Activities and Employers Not Covered by the Act Continue reading Washington Joins the “Ban the Box” Bandwagon
Federal law (Title VII) prohibits discrimination based on: race, color, religion, sex (including pregnancy), national origin, mental or physical disability, age, gender, genetic information, and citizenship.
Recently Palantir Technologies in Palo Alto, CA settled a claim of $1.66 million for discrimination against Asian applicants in the hiring and selection process of their engineering positions, even though they employed and hired several Asian candidates. We can take away two lessons from this case:
- Take care when using an Employee Referral Program in your recruitment process.
- Although your best employees may refer great applicants, they may not refer an adequate flow of diverse applicants. The EEOC found that Palantir’s preference for referrals in the screening process resulted in disproportionate number of non-Asians in the applicant pool (adverse impact).
- If you use an Employee Referral Program, find ways to assure you are encouraging a diverse applicant pool and test your results.
- Look at the numbers.
- The hiring ratio for 3 of Palantir’s engineering positions were found to be grossly discriminate.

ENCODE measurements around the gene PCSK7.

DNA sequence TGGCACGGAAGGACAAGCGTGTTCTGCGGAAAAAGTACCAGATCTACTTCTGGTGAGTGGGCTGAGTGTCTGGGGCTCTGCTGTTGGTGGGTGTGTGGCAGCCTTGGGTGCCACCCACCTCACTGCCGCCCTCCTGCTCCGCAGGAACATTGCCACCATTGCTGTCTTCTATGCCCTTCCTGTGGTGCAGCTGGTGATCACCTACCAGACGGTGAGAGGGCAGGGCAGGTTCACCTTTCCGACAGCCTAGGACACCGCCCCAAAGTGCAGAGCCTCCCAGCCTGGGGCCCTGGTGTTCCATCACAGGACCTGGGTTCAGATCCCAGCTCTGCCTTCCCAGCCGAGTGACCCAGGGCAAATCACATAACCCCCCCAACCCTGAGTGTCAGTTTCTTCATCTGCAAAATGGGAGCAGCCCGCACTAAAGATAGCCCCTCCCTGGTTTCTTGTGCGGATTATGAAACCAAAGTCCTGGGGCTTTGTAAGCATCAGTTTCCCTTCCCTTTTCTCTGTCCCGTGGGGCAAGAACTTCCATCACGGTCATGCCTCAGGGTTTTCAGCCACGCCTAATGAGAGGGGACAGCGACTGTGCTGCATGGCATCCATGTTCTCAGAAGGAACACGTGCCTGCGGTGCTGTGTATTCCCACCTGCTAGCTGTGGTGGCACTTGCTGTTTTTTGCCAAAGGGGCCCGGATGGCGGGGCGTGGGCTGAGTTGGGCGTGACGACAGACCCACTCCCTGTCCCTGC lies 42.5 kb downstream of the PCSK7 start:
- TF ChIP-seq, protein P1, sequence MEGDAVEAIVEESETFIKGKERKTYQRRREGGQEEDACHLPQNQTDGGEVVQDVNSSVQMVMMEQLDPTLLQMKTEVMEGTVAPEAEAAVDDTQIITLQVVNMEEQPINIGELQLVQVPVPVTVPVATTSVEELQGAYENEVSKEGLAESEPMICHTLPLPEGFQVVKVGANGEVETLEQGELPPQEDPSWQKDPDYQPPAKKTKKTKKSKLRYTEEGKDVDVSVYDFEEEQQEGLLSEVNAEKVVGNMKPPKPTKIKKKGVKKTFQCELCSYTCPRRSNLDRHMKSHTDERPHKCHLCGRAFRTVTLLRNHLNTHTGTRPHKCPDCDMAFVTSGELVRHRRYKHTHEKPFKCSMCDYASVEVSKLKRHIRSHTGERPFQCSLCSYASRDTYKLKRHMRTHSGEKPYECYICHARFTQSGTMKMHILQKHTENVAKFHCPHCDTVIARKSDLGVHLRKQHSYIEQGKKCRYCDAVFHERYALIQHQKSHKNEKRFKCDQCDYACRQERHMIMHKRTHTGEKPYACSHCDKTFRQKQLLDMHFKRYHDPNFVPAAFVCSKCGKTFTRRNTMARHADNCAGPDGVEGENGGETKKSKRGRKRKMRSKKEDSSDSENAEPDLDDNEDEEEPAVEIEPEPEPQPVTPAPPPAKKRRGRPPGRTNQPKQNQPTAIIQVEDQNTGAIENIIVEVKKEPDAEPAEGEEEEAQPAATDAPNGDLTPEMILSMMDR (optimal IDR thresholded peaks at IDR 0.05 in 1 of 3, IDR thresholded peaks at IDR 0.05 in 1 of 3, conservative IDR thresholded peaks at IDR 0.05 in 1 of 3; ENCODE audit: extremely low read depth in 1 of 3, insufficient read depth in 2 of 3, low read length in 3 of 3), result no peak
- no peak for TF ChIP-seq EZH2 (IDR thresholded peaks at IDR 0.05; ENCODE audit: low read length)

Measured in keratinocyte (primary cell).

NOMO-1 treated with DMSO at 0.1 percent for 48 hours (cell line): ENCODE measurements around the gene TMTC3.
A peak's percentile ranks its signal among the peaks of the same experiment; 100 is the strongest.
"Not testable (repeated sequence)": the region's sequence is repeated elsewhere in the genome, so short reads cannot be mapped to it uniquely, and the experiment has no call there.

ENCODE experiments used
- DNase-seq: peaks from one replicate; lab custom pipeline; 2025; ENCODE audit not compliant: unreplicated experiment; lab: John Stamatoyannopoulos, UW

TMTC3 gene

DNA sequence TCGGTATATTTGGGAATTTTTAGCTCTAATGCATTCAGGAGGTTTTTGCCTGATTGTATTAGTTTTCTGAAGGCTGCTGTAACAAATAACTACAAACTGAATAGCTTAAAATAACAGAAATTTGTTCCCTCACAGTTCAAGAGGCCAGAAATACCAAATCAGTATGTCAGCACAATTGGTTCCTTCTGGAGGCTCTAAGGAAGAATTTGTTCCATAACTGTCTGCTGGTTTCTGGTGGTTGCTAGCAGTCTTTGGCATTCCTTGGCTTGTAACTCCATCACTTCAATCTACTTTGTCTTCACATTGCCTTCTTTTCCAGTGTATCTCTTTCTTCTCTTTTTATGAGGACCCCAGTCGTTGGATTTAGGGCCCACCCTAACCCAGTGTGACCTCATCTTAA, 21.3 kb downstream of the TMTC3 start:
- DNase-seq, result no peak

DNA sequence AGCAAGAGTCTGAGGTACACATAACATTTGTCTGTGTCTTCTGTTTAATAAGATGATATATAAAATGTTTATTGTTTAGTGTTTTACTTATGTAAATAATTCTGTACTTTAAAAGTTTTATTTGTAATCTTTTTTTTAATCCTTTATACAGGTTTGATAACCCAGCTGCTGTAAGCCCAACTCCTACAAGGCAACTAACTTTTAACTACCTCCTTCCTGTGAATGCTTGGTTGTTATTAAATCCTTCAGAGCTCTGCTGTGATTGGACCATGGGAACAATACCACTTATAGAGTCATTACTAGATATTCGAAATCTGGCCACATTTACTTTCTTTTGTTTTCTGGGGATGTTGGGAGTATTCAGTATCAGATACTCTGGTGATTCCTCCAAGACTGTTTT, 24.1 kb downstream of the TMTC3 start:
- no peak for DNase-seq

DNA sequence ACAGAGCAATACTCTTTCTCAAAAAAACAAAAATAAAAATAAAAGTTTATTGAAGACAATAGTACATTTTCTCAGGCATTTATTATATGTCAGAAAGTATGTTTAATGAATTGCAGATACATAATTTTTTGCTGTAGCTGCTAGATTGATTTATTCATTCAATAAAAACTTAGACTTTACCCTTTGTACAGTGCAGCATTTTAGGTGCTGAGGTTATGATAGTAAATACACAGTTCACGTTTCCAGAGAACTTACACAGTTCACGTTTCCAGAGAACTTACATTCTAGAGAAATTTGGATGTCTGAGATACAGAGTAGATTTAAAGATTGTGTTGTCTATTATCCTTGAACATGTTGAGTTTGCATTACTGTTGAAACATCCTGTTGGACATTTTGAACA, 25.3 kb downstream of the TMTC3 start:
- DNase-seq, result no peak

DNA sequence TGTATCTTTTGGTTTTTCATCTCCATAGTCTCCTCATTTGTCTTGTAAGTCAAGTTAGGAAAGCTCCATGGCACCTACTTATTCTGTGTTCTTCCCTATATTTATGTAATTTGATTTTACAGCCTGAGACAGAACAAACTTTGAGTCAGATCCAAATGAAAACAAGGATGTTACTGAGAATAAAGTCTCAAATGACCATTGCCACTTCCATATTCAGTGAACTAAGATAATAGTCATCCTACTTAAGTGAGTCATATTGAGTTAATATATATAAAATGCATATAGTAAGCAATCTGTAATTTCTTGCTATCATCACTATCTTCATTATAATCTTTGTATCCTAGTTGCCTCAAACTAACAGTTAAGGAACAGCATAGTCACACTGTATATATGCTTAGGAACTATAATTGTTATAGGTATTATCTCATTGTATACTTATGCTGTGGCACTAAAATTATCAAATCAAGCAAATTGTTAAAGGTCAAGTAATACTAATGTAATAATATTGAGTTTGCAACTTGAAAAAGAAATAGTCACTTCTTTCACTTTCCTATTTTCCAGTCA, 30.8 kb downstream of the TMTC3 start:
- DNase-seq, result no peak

- Check your hiring ratio’s.
- One way to check your hiring ratio’s is by using the 4/5ths rule (or 80% rule). Although use of this test will not assure that the EEOC will not pursue a claim, it is one tool that they have used to show positive or negative diversity in the hiring process.
- More recently the EEOC has been using a different hiring test. In the case against Palantir the EEOC compared the company’s hiring rate of Asian candidates to the rate that would likely occur if Palantir simply selected from the qualified candidate pool randomly. In this case, the position of Quality Assurance Engineer Intern Palantir hired 17 non-Asian’s and 4 Asian applicants (19%) from a pool of 130 qualified applicants (73% of the applicants were Asian). The EEOC concluded the likelihood that they would choose an Asian was 1 to 1 Billion.
Additional Information For Employers
A new amendment to Louisiana Revised Statutes §15:553 further restricts the types of jobs that may be held by certain registered sex offenders in the state of Louisiana.
Under the old law, a registered sex offender could not hold the following jobs:
- An operator of any bus, taxicab, or limousine for hire;
- A service worker who goes into a residence to provide any type of service
- An operator of any carnival or amusement ride (if the person’s offense involved a minor child).
The amendment expands the above list to include employment as a door-to-door solicitor, peddler, or itinerant vendor selling any type of goods or services including magazines or periodicals or subscriptions to magazines or periodicals.
The above-listed hiring restrictions pertain to an individual who is required to maintain sex-offender registrations under Louisiana law on or after August 15, 2010.